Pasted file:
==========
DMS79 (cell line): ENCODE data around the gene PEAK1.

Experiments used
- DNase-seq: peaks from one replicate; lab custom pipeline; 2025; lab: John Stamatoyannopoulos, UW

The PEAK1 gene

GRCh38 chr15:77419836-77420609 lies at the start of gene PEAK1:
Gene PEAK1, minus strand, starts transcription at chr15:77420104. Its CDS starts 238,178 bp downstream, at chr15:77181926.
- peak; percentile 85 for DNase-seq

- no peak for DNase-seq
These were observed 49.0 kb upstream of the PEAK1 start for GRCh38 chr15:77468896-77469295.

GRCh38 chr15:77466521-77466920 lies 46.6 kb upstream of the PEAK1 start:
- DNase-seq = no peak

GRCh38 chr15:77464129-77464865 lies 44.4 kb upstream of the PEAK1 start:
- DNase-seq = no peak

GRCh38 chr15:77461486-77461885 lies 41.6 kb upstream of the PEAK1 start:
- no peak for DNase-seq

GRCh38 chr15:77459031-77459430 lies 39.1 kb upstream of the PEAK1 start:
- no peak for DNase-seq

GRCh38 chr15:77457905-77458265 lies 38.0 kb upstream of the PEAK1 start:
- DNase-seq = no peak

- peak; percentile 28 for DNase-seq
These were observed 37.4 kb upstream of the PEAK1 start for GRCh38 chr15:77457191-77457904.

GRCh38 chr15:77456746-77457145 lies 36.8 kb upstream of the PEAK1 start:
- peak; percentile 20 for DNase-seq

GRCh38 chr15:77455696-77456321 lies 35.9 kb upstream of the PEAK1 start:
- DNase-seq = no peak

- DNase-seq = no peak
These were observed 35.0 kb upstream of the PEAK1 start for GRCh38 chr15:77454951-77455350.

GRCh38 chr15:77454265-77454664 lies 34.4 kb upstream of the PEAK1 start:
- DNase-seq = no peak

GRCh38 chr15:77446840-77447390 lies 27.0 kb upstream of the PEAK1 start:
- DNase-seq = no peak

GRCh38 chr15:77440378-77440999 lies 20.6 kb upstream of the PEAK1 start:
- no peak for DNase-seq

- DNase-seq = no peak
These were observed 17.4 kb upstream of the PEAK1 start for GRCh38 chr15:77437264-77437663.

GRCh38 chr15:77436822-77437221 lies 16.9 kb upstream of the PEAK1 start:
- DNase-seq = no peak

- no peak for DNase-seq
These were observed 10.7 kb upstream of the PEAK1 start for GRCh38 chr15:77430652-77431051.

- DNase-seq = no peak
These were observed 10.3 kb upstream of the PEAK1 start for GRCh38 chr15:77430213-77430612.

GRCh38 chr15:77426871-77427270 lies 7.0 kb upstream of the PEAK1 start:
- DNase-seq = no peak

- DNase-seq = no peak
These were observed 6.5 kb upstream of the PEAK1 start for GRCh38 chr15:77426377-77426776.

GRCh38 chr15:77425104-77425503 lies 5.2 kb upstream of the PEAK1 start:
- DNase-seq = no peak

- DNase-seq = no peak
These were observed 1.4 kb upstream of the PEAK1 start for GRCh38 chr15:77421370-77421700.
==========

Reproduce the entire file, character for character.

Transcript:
DMS79 (cell line): ENCODE data around the gene PEAK1.

Experiments used
- DNase-seq: peaks from one replicate; lab custom pipeline; 2025; lab: John Stamatoyannopoulos, UW

The PEAK1 gene

GRCh38 chr15:77419836-77420609 lies at the start of gene PEAK1:
Gene PEAK1, minus strand, starts transcription at chr15:77420104. Its CDS starts 238,178 bp downstream, at chr15:77181926.
- peak; percentile 85 for DNase-seq

- no peak for DNase-seq
These were observed 49.0 kb upstream of the PEAK1 start for GRCh38 chr15:77468896-77469295.

GRCh38 chr15:77466521-77466920 lies 46.6 kb upstream of the PEAK1 start:
- DNase-seq = no peak

GRCh38 chr15:77464129-77464865 lies 44.4 kb upstream of the PEAK1 start:
- DNase-seq = no peak

GRCh38 chr15:77461486-77461885 lies 41.6 kb upstream of the PEAK1 start:
- no peak for DNase-seq

GRCh38 chr15:77459031-77459430 lies 39.1 kb upstream of the PEAK1 start:
- no peak for DNase-seq

GRCh38 chr15:77457905-77458265 lies 38.0 kb upstream of the PEAK1 start:
- DNase-seq = no peak

- peak; percentile 28 for DNase-seq
These were observed 37.4 kb upstream of the PEAK1 start for GRCh38 chr15:77457191-77457904.

GRCh38 chr15:77456746-77457145 lies 36.8 kb upstream of the PEAK1 start:
- peak; percentile 20 for DNase-seq

GRCh38 chr15:77455696-77456321 lies 35.9 kb upstream of the PEAK1 start:
- DNase-seq = no peak

- DNase-seq = no peak
These were observed 35.0 kb upstream of the PEAK1 start for GRCh38 chr15:77454951-77455350.

GRCh38 chr15:77454265-77454664 lies 34.4 kb upstream of the PEAK1 start:
- DNase-seq = no peak

GRCh38 chr15:77446840-77447390 lies 27.0 kb upstream of the PEAK1 start:
- DNase-seq = no peak

GRCh38 chr15:77440378-77440999 lies 20.6 kb upstream of the PEAK1 start:
- no peak for DNase-seq

- DNase-seq = no peak
These were observed 17.4 kb upstream of the PEAK1 start for GRCh38 chr15:77437264-77437663.

GRCh38 chr15:77436822-77437221 lies 16.9 kb upstream of the PEAK1 start:
- DNase-seq = no peak

- no peak for DNase-seq
These were observed 10.7 kb upstream of the PEAK1 start for GRCh38 chr15:77430652-77431051.

- DNase-seq = no peak
These were observed 10.3 kb upstream of the PEAK1 start for GRCh38 chr15:77430213-77430612.

GRCh38 chr15:77426871-77427270 lies 7.0 kb upstream of the PEAK1 start:
- DNase-seq = no peak

- DNase-seq = no peak
These were observed 6.5 kb upstream of the PEAK1 start for GRCh38 chr15:77426377-77426776.

GRCh38 chr15:77425104-77425503 lies 5.2 kb upstream of the PEAK1 start:
- DNase-seq = no peak

- DNase-seq = no peak
These were observed 1.4 kb upstream of the PEAK1 start for GRCh38 chr15:77421370-77421700.